The golden stalks of corn and lush green soybean fields that shape the U.S. farm landscape would not normally be described as battlefields. But that’s what they are turning into as the world’s biggest agricultural technology companies wage a fight for market share of biotech corn, soybeans and other crops. And it’s about to get bloody.
Facilitated by a series of acquisitions and favourable court rulings, Dow AgroSciences, a subsidiary of Dow Chemical Co. and Syngenta Seeds, Inc., the world’s biggest agrichemicals company, are levelling a direct challenge to Monsanto Co., the acknowledged king of biotech agriculture.Read More
Monsanto reported a higher-than-expected quarterly profit on June 30, thanks to strong sales of herbicide and genetically modified seeds.
The St. Louis company, whose shares rose to the highest level in three years, attributed the gains to an earlier-than-normal rush by producers to apply herbicides on North American farm fields, and steady growth in biotech soybeans, corn and other crops.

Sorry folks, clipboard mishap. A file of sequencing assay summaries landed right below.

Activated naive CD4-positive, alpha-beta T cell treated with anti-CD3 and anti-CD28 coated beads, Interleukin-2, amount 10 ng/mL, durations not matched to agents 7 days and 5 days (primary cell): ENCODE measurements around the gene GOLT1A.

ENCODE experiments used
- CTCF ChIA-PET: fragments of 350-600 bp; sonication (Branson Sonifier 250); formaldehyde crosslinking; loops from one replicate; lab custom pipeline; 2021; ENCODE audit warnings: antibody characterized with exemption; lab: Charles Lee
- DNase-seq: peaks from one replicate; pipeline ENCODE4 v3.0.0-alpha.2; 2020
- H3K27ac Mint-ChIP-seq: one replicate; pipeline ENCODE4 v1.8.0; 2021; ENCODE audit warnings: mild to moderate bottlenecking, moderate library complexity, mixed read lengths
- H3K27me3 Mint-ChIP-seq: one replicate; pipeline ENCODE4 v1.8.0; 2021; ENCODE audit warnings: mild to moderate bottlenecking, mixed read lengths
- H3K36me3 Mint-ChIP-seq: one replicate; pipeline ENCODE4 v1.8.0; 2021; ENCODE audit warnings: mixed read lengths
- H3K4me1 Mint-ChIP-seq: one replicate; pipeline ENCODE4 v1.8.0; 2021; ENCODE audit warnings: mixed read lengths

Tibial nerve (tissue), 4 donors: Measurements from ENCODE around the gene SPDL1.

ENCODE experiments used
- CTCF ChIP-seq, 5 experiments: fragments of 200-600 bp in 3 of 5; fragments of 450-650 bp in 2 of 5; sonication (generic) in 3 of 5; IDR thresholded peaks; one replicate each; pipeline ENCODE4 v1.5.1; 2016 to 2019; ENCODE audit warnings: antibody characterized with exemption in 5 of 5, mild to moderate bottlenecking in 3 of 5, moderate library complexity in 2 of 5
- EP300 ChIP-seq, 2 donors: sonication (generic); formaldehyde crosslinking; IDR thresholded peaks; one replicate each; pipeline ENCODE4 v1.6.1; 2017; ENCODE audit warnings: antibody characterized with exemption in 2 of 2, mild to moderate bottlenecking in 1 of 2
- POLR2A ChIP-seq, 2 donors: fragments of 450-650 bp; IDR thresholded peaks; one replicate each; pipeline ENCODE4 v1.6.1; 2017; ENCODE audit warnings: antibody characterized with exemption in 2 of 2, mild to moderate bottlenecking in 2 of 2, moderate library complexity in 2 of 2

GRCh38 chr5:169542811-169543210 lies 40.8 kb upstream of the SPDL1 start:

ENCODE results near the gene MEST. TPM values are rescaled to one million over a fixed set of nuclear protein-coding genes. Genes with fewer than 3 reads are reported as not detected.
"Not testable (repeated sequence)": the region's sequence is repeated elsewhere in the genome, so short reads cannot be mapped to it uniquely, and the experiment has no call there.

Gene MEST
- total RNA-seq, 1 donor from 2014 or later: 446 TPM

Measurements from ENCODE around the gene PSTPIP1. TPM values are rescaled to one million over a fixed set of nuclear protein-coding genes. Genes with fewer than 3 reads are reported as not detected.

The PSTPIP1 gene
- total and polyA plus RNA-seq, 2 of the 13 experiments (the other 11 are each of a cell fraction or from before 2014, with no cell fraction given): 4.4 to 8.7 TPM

The company posted a 45 percent rise in net income to $252 million US, or 93 cents a share, for the fiscal third quarter ended May 31, compared with $174 million, or 66 cents, in the year-earlier quarter.Read More
Monsanto is discussing with the American wheat industry whether it should be held to its promise not to release genetically modified wheat in the United States unless it can simultaneously market it in Canada, wheat industry officials said last week. Monsanto told top officials from U.S. wheat growing and marketing organizations that it was facing stiff opposition to its GM wheat in Canada.Read More